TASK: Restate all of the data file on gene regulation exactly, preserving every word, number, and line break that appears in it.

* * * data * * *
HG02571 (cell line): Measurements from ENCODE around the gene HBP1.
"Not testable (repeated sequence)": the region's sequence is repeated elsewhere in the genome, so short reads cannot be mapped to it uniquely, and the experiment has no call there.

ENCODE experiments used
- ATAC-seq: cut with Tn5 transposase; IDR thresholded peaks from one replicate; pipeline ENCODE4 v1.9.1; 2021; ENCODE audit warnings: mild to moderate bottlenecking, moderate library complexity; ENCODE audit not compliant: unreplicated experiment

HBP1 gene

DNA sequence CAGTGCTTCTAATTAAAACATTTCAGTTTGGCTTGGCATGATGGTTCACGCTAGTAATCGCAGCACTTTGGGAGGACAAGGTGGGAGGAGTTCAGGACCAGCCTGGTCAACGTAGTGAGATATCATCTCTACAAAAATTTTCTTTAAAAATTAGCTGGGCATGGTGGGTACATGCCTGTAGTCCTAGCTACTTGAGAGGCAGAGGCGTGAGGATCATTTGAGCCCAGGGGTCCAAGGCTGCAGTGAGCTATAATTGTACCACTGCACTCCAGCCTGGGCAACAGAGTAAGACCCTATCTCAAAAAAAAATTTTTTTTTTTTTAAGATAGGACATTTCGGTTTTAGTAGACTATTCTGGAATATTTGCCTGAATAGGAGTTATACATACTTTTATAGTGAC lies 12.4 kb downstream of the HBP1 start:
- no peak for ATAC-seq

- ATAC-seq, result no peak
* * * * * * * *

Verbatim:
HG02571 (cell line): Measurements from ENCODE around the gene HBP1.
"Not testable (repeated sequence)": the region's sequence is repeated elsewhere in the genome, so short reads cannot be mapped to it uniquely, and the experiment has no call there.

ENCODE experiments used
- ATAC-seq: cut with Tn5 transposase; IDR thresholded peaks from one replicate; pipeline ENCODE4 v1.9.1; 2021; ENCODE audit warnings: mild to moderate bottlenecking, moderate library complexity; ENCODE audit not compliant: unreplicated experiment

HBP1 gene

DNA sequence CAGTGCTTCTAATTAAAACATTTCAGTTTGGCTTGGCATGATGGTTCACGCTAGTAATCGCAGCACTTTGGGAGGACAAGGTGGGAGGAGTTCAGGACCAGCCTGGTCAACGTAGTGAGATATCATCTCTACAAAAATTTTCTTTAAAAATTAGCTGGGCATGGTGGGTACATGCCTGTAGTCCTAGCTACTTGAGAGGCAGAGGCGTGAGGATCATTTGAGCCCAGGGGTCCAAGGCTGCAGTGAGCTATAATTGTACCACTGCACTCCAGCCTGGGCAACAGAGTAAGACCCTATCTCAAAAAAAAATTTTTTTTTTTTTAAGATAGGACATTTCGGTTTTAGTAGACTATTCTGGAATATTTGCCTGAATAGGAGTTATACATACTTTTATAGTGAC lies 12.4 kb downstream of the HBP1 start:
- no peak for ATAC-seq

- ATAC-seq, result no peak